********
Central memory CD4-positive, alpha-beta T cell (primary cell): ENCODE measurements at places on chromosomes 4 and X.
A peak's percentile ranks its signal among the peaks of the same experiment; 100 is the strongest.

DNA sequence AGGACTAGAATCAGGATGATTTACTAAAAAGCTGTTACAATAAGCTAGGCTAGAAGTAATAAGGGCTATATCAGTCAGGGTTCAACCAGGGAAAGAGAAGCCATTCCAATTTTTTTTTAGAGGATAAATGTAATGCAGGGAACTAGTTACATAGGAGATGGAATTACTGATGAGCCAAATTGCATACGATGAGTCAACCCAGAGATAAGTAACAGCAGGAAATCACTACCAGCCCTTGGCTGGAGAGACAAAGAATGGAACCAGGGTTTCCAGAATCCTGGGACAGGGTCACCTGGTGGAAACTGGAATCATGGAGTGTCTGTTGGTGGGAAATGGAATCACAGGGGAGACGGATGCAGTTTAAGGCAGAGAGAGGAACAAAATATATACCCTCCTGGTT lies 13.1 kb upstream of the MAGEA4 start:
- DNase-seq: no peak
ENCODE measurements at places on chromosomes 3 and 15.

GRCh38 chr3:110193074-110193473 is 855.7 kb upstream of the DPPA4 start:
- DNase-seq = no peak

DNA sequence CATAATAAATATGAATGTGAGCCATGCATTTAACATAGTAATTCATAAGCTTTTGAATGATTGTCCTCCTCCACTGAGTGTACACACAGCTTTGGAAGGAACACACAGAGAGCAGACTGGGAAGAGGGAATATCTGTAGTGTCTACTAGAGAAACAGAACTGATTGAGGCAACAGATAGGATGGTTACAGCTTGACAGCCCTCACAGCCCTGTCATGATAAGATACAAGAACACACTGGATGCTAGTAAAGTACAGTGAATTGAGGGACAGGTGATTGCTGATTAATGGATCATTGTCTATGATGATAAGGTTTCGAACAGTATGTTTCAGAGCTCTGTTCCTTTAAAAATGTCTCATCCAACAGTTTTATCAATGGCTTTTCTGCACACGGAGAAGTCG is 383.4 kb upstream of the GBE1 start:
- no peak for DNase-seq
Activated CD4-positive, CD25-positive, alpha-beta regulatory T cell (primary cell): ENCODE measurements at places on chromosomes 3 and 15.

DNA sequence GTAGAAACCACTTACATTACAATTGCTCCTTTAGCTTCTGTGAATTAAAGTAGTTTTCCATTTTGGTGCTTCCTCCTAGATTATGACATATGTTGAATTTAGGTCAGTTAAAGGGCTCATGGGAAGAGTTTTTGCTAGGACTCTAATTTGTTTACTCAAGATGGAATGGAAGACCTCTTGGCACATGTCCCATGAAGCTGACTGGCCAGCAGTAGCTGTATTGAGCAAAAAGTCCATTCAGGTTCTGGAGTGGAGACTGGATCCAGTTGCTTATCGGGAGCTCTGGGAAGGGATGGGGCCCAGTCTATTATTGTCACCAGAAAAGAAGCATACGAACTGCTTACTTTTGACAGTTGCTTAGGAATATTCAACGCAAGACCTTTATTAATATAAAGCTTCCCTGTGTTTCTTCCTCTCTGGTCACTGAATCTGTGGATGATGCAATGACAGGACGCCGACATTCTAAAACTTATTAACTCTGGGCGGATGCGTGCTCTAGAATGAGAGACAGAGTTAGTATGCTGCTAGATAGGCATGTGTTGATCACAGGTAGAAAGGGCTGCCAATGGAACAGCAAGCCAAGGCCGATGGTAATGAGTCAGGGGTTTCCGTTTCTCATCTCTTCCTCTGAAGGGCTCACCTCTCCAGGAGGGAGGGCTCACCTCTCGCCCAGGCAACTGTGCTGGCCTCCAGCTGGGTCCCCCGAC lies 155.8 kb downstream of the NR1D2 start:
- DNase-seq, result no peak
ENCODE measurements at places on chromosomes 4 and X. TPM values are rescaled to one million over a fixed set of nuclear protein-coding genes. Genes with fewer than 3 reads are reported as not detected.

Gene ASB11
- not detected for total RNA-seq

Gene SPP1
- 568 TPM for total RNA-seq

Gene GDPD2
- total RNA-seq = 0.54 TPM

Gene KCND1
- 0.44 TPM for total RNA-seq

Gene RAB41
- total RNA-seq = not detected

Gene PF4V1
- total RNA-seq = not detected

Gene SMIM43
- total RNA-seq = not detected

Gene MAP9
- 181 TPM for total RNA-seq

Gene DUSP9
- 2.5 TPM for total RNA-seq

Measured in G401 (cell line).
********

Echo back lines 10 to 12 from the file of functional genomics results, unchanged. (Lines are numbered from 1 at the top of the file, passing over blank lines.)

Activated CD4-positive, CD25-positive, alpha-beta regulatory T cell (primary cell): ENCODE measurements at places on chromosomes 3 and 15.

DNA sequence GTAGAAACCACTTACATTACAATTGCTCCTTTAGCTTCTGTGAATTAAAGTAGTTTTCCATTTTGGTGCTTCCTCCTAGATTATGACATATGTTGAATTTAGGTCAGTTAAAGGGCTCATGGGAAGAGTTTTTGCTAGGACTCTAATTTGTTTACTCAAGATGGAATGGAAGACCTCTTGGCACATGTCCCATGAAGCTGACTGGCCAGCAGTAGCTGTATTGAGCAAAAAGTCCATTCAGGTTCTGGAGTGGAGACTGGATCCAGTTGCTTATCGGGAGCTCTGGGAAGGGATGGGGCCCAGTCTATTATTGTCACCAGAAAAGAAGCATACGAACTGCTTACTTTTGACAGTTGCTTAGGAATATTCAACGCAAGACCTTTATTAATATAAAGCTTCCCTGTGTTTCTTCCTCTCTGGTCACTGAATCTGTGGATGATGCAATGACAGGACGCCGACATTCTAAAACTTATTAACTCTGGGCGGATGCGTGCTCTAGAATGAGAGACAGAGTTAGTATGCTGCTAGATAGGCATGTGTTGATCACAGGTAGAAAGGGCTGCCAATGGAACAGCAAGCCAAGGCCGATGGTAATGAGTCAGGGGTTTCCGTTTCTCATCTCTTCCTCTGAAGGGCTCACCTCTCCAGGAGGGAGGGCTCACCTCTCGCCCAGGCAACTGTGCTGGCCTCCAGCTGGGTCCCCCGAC lies 155.8 kb downstream of the NR1D2 start:
- DNase-seq, result no peak